Others argued that the 46th president does not know what a Freudian slip really is.
Biden was in Pennsylvania on Wednesday speaking at a Mack Truck assembly plant in Lehigh Valley, promoting his administration’s new measures to encourage US citizens and companies to “buy American”. Particularly, he announced plans to modify the 1933 Buy American Act that requires federal firms and agencies to purchase goods that have at least 55% US-made components.
Under the Biden plan, the threshold will be increased to 65% by 2024 and to 75% by 2029.
During the 11-day war between Israel and Palestinian militants in May 2021, Israeli airstrikes destroyed five multi-storey towers in the heart of Gaza City. The images of buildings crumbling to the ground flashed across TV channels around the world as Gaza faced the most intense Israeli offensive since 2014. At least 256 Palestinians were killed, including 66 children, and 13 in Israel, including two children. Israel claimed it was destroying the military capabilities of Hamas, who had fired rockets at Israel after weeks of tension in Jerusalem over the planned displacement of Palestinian residents and police raids on al-Aqsa mosque during Ramadan.
Each time Israel said it was targeting Hamas and that it had warned the residents first. But what is it like to have only a few minutes to evacuate before watching your life collapse into rubble?
In conjunction with the civilian harm monitoring organisation Airwars, the Guardian spoke with dozens of residents and gathered footage and photos to piece together the story of one building, al-Jalaa tower, demolished by an Israeli airstrike on 15 May 2021. These are the stories from inside the tower, of the Mahdi clan, who owned and lived in the building, the Jarousha family and the Hussein family.
Israeli airstrikes in Gaza hit a 12-storey building in the early hours of 12 May 2021. Clockwise from top left: Israeli airstrikes in Gaza hit a 12-storey building in the early hours of 12 May 2021; a 13-storey residential block collapses in the Gaza Strip on 11 May 2021; an Israeli airstrike on Gaza City, 14 May 2021; smoke rises following an Israeli strike on al-Shorouq tower in Gaza City, 12 May 2021.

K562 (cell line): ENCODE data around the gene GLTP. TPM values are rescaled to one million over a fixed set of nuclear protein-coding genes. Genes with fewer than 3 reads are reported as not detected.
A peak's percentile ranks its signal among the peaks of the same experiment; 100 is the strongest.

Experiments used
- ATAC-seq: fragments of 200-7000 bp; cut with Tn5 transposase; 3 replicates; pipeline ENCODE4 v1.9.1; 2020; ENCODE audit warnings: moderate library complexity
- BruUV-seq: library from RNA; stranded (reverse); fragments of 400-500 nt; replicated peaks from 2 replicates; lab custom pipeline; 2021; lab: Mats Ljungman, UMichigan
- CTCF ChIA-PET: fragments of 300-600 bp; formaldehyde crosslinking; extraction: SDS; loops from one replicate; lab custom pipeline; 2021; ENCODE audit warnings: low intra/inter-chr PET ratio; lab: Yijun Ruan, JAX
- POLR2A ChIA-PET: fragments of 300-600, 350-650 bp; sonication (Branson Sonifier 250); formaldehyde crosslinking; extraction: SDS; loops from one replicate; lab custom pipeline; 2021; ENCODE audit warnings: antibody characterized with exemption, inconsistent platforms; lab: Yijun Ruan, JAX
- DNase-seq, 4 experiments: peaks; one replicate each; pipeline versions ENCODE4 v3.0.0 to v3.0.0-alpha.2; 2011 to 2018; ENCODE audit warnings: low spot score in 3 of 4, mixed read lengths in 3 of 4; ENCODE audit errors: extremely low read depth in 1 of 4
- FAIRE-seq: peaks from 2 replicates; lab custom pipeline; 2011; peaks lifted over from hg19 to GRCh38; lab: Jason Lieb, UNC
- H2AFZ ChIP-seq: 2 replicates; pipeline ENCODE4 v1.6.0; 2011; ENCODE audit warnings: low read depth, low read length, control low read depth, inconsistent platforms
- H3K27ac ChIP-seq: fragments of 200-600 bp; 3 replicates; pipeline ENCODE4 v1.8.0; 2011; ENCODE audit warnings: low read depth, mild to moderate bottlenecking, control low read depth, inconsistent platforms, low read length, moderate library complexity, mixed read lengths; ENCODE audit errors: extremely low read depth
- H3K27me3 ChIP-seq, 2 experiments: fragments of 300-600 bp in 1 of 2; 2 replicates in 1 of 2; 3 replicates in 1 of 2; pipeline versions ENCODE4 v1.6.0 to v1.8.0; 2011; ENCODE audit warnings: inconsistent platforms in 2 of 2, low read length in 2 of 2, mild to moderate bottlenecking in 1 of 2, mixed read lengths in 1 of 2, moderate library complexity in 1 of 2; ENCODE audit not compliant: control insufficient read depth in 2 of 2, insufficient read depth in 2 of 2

The story of al-Jalaa tower
The upscale Rimal area of Gaza City and its multi-storey towers had suffered since the bombing began. Though al-Jalaa was thought to be safe, night-long bombing had terrified its residents, who struggled to sleep. Fearing the impact of blasts, families had been sleeping in hallways away from the windows.
Children from al-Jalaa tower get ready to sleep in the hallway of the building for safety. Photo: Issam Mahdi
Al-Jalaa tower was built in 1994 as part of a property boom sparked by the landmark Oslo peace agreements between the Palestinians and Israelis.
The first five floors were offices, with floors six to 10 inhabited by families. On floor 11, the top floor, were the Gaza offices of the Associated Press and Al Jazeera, two of the world’s largest media companies. The ground floor had two levels of shops and beneath it was a car park.
Many of the residents came from the Mahdi family, including the building’s owner Jawad and his son Mohammed.
After each marriage in the Mahdi clan the new family settled into the tower. Jawad, 68, had traded in Israel before 2007 when the Jewish state blockaded Gaza after the Islamist group Hamas seized control of the territory. Since then he has run his clothes company in Gaza.
The whole family had huddled together into a few apartments on the sixth floor for safety, but were about to be scattered as they rushed to evacuate.
As Jawad searches through the rubble he finds a single folder. It contains pictures of his wedding day.
Jawad Mahdi with a photograph of his wedding day, found amid the rubble of al-Jalaa tower. Photo: Mohammed Mahdi
Mohannad and Suzanne’s cats were never found. “I still don’t know their fate until today,” Mohannad says. “Every day from the moment it was destroyed I was going to the building listening for any sound.”
Suzanne says their lives will never be the same. “Everything you love is gone – it doesn’t matter about the cupboards and beds and things. There are things my kids had when they were babies, clothes that I had from when I was a child – these were memories. There was a box with all the things from my father, god rest his soul, his glasses and mobile and pictures. Where am I going to get things like that again?
“We have become people without memories or mementoes. What is a person without those? If you have no memories you feel like you never lived.”
Walid Hussein, the engineer who had returned with his family from years living in the US, has become like a ghost. He has not a single document to prove who he is. Sometimes he thinks about going back to the US for his children, but he has his elderly mother in Gaza to support. He doesn’t want to have to make a choice. He shares his hopes for a peaceful future in Gaza:
“This is all we are asking for, to live a peaceful life. Very peaceful life, it means security, it means no harm to anybody, it means don’t touch my kids – not because you have this technology and this kind of weapon you bomb all of us from the air.”
Joe Dyke heads the investigation team at the civilian harm monitoring organisation Airwars Anas Baba is a freelance reporter and photographer based in Gaza